Following Obama’s win in 2012 over Mitt Romney, due in part to a campaign that identified new voters through state-of-the-art data analytics and modeling, and turned them out with aggressive and precise recruitment, Republicans said they were going to catch up to Democrats.

The problem, Beach said, is that the same dynamic that shaped 2010 and 2012 is gearing up for the 2014 and 2016 elections.

“Guess what ’14’s going to be? I believe a tidal wave,” Beach said. Many political observers believe Obama’s declining popularity and widespread dissatisfaction with Obamacare is going to hand control of the Senate to the GOP as well as increase the party’s majority in the House this November.

If that happens, Beach said, “It’s just going to reinforce more bad habits.”

Republican consultants, he said, will observe the results and say, “‘Oh, ’12, that was just an outlier. We don’t need younger voters.'”

And that, he said, will only set the party up for a bad result in the 2016 presidential election.

“For us, I think it’s going to be a rude awakening in ’16,” Beach said.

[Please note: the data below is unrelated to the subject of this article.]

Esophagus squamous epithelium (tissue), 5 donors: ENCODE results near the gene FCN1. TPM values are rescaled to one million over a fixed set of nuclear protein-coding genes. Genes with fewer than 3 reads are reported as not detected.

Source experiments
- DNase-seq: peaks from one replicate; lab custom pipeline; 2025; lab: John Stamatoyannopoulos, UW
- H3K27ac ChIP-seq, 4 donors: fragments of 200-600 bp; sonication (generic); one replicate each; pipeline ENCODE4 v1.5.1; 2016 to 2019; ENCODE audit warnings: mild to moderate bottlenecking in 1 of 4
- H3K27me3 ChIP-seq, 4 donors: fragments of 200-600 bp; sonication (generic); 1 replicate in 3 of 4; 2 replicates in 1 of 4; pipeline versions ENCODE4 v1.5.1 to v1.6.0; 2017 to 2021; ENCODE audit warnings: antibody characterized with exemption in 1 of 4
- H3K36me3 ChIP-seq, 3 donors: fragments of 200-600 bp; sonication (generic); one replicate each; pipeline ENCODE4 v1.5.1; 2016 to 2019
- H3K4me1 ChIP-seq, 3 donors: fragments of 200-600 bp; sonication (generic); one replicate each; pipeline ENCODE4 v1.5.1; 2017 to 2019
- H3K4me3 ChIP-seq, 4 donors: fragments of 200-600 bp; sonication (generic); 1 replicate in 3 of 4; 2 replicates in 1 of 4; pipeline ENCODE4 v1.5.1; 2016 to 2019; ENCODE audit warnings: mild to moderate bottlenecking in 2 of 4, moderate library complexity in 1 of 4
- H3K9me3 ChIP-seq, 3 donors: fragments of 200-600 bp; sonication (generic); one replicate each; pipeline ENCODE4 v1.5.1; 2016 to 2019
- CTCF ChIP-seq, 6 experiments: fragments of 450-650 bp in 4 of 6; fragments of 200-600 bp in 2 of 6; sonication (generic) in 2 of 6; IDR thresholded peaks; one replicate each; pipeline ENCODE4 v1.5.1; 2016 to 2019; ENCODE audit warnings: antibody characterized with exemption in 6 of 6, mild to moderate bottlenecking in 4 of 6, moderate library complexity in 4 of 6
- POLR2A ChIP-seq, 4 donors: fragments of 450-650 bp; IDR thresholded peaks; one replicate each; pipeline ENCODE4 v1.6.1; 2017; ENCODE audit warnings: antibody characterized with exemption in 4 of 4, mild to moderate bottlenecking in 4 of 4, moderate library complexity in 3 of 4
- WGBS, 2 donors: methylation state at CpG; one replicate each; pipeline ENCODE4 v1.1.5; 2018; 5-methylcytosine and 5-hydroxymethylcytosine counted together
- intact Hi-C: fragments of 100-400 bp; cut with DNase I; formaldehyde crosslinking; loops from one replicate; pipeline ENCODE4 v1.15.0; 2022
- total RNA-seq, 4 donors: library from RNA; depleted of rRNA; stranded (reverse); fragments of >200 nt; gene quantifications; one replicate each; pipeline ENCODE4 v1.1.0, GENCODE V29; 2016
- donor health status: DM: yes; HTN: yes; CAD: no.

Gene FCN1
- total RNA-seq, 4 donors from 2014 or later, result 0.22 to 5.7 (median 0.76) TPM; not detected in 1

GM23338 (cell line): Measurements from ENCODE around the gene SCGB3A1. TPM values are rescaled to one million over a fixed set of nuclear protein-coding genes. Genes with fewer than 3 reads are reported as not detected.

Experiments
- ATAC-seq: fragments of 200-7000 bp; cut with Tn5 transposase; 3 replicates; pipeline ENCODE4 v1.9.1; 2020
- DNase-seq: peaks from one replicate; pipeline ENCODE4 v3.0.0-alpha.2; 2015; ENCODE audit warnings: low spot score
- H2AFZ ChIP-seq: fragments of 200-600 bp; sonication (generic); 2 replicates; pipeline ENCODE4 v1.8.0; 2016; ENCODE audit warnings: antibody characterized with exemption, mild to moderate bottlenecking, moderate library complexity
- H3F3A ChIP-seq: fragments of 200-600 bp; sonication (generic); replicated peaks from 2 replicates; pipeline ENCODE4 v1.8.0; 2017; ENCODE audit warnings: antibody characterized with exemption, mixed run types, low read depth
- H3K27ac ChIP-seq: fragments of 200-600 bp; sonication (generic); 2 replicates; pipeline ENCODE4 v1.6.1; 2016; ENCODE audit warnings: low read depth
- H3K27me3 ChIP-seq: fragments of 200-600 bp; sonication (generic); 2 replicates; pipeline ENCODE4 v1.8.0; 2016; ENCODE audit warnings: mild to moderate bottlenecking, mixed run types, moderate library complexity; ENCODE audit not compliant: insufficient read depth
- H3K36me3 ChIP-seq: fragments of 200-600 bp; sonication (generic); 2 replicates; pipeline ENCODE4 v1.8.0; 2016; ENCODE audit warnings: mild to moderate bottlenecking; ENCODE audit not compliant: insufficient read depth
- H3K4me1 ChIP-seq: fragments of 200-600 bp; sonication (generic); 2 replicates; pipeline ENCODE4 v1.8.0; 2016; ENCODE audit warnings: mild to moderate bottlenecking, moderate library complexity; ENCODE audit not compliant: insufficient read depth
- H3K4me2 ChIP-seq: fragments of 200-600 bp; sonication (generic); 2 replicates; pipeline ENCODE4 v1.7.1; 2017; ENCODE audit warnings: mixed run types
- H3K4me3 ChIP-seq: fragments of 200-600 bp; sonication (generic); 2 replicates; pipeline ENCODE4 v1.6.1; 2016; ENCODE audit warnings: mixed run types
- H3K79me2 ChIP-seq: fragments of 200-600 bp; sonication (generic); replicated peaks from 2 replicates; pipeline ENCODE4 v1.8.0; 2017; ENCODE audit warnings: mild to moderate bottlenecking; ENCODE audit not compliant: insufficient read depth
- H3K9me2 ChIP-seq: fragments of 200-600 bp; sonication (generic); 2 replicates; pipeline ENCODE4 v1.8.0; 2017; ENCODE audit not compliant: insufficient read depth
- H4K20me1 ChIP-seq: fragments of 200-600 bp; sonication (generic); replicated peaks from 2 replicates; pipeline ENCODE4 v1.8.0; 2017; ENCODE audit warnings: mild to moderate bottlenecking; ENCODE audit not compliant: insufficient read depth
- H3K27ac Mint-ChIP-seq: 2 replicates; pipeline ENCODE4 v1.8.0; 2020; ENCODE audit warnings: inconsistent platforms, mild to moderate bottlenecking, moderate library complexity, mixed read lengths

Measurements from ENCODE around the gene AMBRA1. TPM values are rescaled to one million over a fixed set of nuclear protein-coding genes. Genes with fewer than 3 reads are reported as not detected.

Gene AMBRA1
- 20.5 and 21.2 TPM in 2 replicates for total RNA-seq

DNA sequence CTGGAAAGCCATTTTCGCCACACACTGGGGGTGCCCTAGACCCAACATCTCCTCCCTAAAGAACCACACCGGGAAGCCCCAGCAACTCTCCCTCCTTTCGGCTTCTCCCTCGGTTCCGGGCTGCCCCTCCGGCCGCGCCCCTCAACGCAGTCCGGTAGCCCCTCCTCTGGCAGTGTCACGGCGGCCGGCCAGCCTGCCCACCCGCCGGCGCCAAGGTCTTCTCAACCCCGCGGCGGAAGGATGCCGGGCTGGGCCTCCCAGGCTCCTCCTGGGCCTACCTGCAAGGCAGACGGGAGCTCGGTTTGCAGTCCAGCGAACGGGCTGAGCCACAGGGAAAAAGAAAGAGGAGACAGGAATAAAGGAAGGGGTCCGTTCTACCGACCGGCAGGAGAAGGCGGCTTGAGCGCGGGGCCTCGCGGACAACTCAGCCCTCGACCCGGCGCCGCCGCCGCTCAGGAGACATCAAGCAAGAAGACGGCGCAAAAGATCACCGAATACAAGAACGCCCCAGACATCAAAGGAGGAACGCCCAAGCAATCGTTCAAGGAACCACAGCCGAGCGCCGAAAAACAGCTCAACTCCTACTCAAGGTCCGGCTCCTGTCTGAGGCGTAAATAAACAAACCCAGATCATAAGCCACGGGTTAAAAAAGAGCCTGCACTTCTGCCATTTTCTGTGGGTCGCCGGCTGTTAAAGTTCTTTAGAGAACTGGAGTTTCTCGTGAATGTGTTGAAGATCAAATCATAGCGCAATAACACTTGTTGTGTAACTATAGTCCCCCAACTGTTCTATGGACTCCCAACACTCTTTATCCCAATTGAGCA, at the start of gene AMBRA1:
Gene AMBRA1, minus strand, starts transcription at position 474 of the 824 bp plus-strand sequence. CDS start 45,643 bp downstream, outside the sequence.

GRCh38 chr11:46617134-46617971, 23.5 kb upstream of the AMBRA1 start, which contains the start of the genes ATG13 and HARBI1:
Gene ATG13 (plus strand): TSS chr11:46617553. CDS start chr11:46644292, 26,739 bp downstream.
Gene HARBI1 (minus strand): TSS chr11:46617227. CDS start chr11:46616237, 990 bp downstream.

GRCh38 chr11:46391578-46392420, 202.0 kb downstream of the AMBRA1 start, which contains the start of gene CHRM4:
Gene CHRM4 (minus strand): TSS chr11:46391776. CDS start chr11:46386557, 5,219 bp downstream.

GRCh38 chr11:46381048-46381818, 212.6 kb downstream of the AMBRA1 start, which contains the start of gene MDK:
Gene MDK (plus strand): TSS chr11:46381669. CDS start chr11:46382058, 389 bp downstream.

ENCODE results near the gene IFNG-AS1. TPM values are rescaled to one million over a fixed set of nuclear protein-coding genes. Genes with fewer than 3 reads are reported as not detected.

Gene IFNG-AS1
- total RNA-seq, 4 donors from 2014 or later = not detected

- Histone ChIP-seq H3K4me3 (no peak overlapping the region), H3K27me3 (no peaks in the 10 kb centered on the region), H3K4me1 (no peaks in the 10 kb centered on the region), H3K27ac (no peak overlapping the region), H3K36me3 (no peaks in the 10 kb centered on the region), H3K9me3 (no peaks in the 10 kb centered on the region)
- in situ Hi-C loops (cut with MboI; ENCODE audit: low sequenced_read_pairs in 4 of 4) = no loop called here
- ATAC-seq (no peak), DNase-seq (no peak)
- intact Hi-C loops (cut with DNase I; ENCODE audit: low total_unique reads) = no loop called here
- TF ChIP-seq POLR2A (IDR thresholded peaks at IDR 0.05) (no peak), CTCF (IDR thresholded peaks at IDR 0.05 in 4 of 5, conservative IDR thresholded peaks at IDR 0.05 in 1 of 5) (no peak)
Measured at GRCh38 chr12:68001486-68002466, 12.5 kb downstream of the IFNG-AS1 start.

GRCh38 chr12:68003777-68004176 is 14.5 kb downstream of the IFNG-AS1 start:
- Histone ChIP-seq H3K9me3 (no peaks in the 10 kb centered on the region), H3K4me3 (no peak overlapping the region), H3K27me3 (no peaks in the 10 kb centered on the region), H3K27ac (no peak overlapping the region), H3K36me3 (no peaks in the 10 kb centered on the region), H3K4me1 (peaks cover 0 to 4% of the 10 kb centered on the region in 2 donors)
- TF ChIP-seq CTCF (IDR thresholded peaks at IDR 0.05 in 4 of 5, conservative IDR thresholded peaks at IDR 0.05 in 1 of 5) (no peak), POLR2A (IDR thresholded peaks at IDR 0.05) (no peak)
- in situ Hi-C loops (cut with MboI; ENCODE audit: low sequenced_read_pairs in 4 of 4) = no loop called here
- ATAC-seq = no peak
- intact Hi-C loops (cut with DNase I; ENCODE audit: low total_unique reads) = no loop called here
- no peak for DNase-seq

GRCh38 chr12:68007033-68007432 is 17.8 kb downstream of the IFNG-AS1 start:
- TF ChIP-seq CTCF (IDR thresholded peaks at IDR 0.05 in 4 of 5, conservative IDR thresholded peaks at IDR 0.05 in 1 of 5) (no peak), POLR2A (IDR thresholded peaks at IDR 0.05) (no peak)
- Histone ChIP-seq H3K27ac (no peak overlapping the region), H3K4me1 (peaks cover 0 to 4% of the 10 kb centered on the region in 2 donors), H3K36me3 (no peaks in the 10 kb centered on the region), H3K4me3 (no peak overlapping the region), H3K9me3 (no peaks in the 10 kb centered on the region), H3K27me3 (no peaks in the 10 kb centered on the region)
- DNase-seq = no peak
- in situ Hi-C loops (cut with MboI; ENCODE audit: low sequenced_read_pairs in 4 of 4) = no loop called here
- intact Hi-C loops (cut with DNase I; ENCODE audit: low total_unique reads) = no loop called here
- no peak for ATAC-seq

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Obama to Delay Obamacare Again to Help Democrats in Midterms.


Image: Obama to Delay Obamacare Again to Help Democrats in Midterms

By Melanie Batley

The Obama administration is expected to announce another delay to the implementation of Affordable Care Act to allow insurers to continue offering health plans that do not meet Obamacare’s minimum coverage requirements.

The move would prolong the one-year “keep your plan fix” so as to avoid another wave of health policy cancellations which could hurt Democrats just weeks before the November midterm elections,The Hill reports.

“The cancellations would have created a firestorm for Democratic candidates in the last, crucial weeks before Election Day,” The Hill said. “The White House is intent on protecting its allies in the Senate, where Democrats face a battle to keep control of the chamber.”

The fix had been put in place late last year after an uproar erupted when millions of people discovered their existing plans were being cancelled under Obamacare despite the president’s repeated assurances otherwise.

The administration has yet to confirm the policy change, but insurance sources told The Hill that a public announcement would be “imminent.” The newspaper reports that it is unclear how long the extension would be, but one source believed it could last until the end of Obama’s second term and possibly beyond.

This latest move would follow numerous other delays unilaterally decided by the president.

In July, the president announced a one-year delay until 2015 of the employer mandate which would have required businesses to provide health insurance to employees by Jan. 2014 or face a tax penalty.